Objectives. Bacterial colonization of composite surfaces represents the main factor in the etiology of secondary caries around adhesive restorations. The authors’ aim was to evaluate the influence of light-curing time on mutans streptococci colonization (MS) of a resin composite material. Methods. Specimens obtained from a dental resin composite were divided into 12 groups and light-cured with the same light source respectively for 10, 20, 30, 40, 60 or 80 s using two different curing-power levels: 400 and 800mW/cm2. A wild strain of MS was isolated and a 24-h-monospecific biofilm, adherent to the surfaces of the samples, was obtained. A colorimetric technique (MTT assay), based on the reduction of a yellow tetrazolium salt to a purple formazan, was used to evaluate the biomass adherent to the specimen surfaces. ANOVA and Scheffé’s tests were used to statistically analyze the results. Results. Two-way ANOVA demonstrated there was no interaction between curing-time factor and curing-power factor (p = 0.970); one-way ANOVA was used to analyze separately the data obtained from each curing-power level. Both levels showed highly significant differences (p < 0.0001) among the different curing time groups. The non-parametric test for trend showed in both levels the existence of a highly significant trend (p < 0.0001) for bacterial colonization reduction as curing time increases. Significance. A reduced curing time seems to be responsible for increased in vitro colonization of composite surfaces by MS; this phenomenon is likely to be related to the presence of unpolymerized monomers on the material surface.

The influence of light-curing time on the bacterial colonization of resin composite surfaces

IONESCU, ANDREI CRISTIAN;
2009

Abstract

Objectives. Bacterial colonization of composite surfaces represents the main factor in the etiology of secondary caries around adhesive restorations. The authors’ aim was to evaluate the influence of light-curing time on mutans streptococci colonization (MS) of a resin composite material. Methods. Specimens obtained from a dental resin composite were divided into 12 groups and light-cured with the same light source respectively for 10, 20, 30, 40, 60 or 80 s using two different curing-power levels: 400 and 800mW/cm2. A wild strain of MS was isolated and a 24-h-monospecific biofilm, adherent to the surfaces of the samples, was obtained. A colorimetric technique (MTT assay), based on the reduction of a yellow tetrazolium salt to a purple formazan, was used to evaluate the biomass adherent to the specimen surfaces. ANOVA and Scheffé’s tests were used to statistically analyze the results. Results. Two-way ANOVA demonstrated there was no interaction between curing-time factor and curing-power factor (p = 0.970); one-way ANOVA was used to analyze separately the data obtained from each curing-power level. Both levels showed highly significant differences (p < 0.0001) among the different curing time groups. The non-parametric test for trend showed in both levels the existence of a highly significant trend (p < 0.0001) for bacterial colonization reduction as curing time increases. Significance. A reduced curing time seems to be responsible for increased in vitro colonization of composite surfaces by MS; this phenomenon is likely to be related to the presence of unpolymerized monomers on the material surface.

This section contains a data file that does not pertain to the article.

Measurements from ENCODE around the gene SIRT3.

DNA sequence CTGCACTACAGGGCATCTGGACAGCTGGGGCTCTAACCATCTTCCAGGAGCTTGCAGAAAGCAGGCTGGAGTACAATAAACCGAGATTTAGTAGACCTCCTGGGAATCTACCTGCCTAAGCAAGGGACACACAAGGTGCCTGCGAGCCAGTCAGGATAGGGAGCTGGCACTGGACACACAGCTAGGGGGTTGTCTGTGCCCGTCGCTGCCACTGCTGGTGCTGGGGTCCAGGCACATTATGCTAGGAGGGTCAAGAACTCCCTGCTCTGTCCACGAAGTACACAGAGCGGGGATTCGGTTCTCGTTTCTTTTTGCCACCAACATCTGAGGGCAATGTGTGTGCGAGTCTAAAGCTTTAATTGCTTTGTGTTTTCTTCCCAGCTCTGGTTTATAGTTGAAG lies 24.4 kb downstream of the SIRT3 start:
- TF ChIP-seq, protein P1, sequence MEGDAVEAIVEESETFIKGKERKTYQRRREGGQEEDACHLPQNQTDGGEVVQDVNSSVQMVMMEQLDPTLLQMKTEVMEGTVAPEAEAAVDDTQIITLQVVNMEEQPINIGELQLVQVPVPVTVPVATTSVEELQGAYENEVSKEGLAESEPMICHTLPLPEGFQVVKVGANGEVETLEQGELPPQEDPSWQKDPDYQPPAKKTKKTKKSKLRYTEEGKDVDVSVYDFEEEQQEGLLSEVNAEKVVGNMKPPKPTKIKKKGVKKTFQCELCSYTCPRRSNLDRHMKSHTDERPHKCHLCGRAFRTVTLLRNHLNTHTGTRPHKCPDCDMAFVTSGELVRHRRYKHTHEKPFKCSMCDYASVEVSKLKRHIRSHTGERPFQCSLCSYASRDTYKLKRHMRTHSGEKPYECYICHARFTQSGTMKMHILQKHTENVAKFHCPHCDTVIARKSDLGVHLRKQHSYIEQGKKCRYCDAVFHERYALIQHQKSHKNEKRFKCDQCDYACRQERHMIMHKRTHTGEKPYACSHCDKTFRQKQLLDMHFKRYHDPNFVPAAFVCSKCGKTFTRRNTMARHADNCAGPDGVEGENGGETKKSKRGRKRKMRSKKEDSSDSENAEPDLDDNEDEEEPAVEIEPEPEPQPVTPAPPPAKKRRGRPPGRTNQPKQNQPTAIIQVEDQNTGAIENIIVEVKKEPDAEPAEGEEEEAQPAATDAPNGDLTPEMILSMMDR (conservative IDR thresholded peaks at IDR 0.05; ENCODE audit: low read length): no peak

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Utilizza questo identificativo per citare o creare un link a questo documento: http://hdl.handle.net/11368/2761559
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